The May 2002 marked the sod-turning ceremony for the new Health Studies Complex that celebrated its grand opening on September 19, 2003. The new building currently houses the School of Health Studies and the First Nations and Aboriginal Counselling program. The Health Studies Complex was uniquely designed to include a large round room for traditional ceremonies performed by First Nations ad Metis students.
The Bachelor of Environmental Science program, approved in December 2002, was implemented in September 2003. In May 2003, the COPSE approved the four-year Creative Arts program and in June approved the Bachelor of Fine Arts Program. Both programs commenced in the fall of 2003.
In September 2005, COPSE approved the expansion of Brandon University’s Rural and Community Studies Program to include four-year honours, four-year major, and four-year minor Bachelor of Arts degrees, in addition to the three-year BA program already being offered in this subject area. With the addition of these degree programs, students can pursue Rural and Community studies from an undergraduate to Master’s level at the university.
In 2007 the Bachelor of Physical Education Studies degree and the Bachelor of Arts 4-Year Gender & Women’s Studies major were offered for the first time.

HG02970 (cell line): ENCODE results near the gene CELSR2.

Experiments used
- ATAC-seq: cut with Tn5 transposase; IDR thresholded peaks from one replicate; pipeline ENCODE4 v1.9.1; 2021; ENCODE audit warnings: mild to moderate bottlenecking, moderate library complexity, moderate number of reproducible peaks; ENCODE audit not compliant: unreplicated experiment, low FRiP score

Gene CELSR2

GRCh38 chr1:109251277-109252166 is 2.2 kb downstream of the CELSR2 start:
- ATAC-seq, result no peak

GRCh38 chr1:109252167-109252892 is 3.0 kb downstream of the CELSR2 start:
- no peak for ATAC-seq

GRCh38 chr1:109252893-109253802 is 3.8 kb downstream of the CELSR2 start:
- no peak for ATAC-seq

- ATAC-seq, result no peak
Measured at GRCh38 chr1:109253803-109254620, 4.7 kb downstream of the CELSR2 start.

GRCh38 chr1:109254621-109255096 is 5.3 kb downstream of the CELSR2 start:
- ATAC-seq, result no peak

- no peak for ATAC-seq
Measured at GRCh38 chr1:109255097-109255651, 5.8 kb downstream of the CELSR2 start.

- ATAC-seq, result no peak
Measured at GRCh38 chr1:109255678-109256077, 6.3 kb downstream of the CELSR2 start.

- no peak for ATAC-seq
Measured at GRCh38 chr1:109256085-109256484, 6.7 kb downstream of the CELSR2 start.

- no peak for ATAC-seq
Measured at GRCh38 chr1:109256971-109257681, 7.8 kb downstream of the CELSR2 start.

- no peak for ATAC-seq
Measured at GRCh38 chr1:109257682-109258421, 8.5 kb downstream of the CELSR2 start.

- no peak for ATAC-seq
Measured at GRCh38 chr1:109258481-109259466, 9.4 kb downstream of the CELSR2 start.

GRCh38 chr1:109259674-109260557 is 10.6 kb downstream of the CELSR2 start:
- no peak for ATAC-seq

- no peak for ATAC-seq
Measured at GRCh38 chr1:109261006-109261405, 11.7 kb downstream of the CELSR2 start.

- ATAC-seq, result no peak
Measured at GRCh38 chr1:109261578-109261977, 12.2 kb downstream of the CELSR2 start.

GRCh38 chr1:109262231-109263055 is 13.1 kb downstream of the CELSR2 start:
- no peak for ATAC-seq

In 2010, the Master of Psychiatric Nursing program was established.
The Healthy Living Centre was opened in 2012.
|Samuel James McKee|
|Presidents of Brandon College|
|1899 – 1912||Rev. Archibald P. McDiarmid|
|1912 – 1923||Rev. Howard P. Whidden|
|1923 – 1925||Dr. Franklin W. Sweet|
|1925 – 1926||Rev. David Bovington|
|1925, 1926 – 1927||Dr. H. L. MacNeil (Acting President)|
|1928 – 1959||Dr. John Robert Charles Evans|
|1960 – 1967||Dr. John E. Robbins|
|Presidents of Brandon University|
|1967 – 1969||Dr. John E. Robbins|
|1970 – 1977||Dr. Andrew L. Dulmage|
|1977 – 1983||Dr. Harold J. Perkins|
|1984 – 1985||Dr. Earl J. Tyler|
|1985 – 1990||Dr. John R. Mallea|
|1990 – 2000||Dr. C. Dennis Anderson|
|2000 – 2009||Dr. Louis P. Visentin|
|2009 – 2014||Dr. Deborah C. Poff|
|2014 – 2017||Dr. Gervan Fearon|
|2017 – 2019||Dr. Steven Robinson (Interim President)|
|2019 – Present||Dr. David Docherty|
|1967 – 1970||Mr. Maitland Steinkopf, MBE, QC, LL.B.|
|1970 – 1990||Dr. Stanley Knowles, B.A. ’30 (Brandon), P.C., O.C., BA., B.D., LL.D.|
|1991 – 1996||Hon. Judge Ronald D. Bell, B.A. ’51 (Brandon), LL.B. ’55 (Manitoba)|
|1996 – 2002||Dr. Kevin Kavanagh, B.Comm., LL.D.|
|2002 – 2008||Hon. Edward R. Schreyer, P.C., C.C., C.M.M., O.M., C.D., B.A., B.Ed., M.A., D.SS., LL.D (h.c.)|
|2009 – 2012||Mr. Henry S. Champ, LL.D (h.c.)|
|2013 – 2021||Mr. Michael B. Decter, A.B. (Magna Cum Laude), C.M.|
|2021 – present||Dr. Mary Jane McCallum|